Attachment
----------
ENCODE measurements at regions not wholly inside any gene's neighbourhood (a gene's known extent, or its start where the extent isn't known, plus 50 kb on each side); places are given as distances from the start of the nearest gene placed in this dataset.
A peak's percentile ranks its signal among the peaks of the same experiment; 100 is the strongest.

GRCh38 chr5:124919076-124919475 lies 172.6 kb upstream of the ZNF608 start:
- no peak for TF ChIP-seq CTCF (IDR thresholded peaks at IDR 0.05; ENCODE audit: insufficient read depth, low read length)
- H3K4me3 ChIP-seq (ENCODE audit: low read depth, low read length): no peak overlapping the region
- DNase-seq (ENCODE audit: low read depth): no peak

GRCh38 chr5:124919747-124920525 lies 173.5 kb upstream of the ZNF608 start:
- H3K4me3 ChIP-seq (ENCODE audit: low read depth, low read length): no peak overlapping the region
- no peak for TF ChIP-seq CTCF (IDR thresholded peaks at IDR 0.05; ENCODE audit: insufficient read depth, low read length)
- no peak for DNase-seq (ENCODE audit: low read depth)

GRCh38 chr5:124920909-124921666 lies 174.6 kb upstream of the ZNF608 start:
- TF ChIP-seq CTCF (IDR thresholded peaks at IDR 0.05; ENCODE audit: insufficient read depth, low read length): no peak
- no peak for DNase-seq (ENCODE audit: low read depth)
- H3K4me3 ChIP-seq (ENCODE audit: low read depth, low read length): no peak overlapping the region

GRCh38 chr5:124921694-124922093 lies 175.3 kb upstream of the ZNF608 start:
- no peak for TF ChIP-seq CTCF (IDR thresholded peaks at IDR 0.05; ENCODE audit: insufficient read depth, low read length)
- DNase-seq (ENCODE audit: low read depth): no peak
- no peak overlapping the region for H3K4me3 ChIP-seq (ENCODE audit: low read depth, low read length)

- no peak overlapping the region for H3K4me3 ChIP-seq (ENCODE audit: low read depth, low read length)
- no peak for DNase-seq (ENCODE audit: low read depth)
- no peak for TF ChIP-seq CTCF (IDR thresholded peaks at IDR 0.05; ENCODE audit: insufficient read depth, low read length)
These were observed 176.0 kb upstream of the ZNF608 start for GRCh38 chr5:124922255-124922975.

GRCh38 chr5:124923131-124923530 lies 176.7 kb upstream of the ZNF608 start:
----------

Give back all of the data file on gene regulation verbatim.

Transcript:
ENCODE measurements at regions not wholly inside any gene's neighbourhood (a gene's known extent, or its start where the extent isn't known, plus 50 kb on each side); places are given as distances from the start of the nearest gene placed in this dataset.
A peak's percentile ranks its signal among the peaks of the same experiment; 100 is the strongest.

GRCh38 chr5:124919076-124919475 lies 172.6 kb upstream of the ZNF608 start:
- no peak for TF ChIP-seq CTCF (IDR thresholded peaks at IDR 0.05; ENCODE audit: insufficient read depth, low read length)
- H3K4me3 ChIP-seq (ENCODE audit: low read depth, low read length): no peak overlapping the region
- DNase-seq (ENCODE audit: low read depth): no peak

GRCh38 chr5:124919747-124920525 lies 173.5 kb upstream of the ZNF608 start:
- H3K4me3 ChIP-seq (ENCODE audit: low read depth, low read length): no peak overlapping the region
- no peak for TF ChIP-seq CTCF (IDR thresholded peaks at IDR 0.05; ENCODE audit: insufficient read depth, low read length)
- no peak for DNase-seq (ENCODE audit: low read depth)

GRCh38 chr5:124920909-124921666 lies 174.6 kb upstream of the ZNF608 start:
- TF ChIP-seq CTCF (IDR thresholded peaks at IDR 0.05; ENCODE audit: insufficient read depth, low read length): no peak
- no peak for DNase-seq (ENCODE audit: low read depth)
- H3K4me3 ChIP-seq (ENCODE audit: low read depth, low read length): no peak overlapping the region

GRCh38 chr5:124921694-124922093 lies 175.3 kb upstream of the ZNF608 start:
- no peak for TF ChIP-seq CTCF (IDR thresholded peaks at IDR 0.05; ENCODE audit: insufficient read depth, low read length)
- DNase-seq (ENCODE audit: low read depth): no peak
- no peak overlapping the region for H3K4me3 ChIP-seq (ENCODE audit: low read depth, low read length)

- no peak overlapping the region for H3K4me3 ChIP-seq (ENCODE audit: low read depth, low read length)
- no peak for DNase-seq (ENCODE audit: low read depth)
- no peak for TF ChIP-seq CTCF (IDR thresholded peaks at IDR 0.05; ENCODE audit: insufficient read depth, low read length)
These were observed 176.0 kb upstream of the ZNF608 start for GRCh38 chr5:124922255-124922975.

GRCh38 chr5:124923131-124923530 lies 176.7 kb upstream of the ZNF608 start: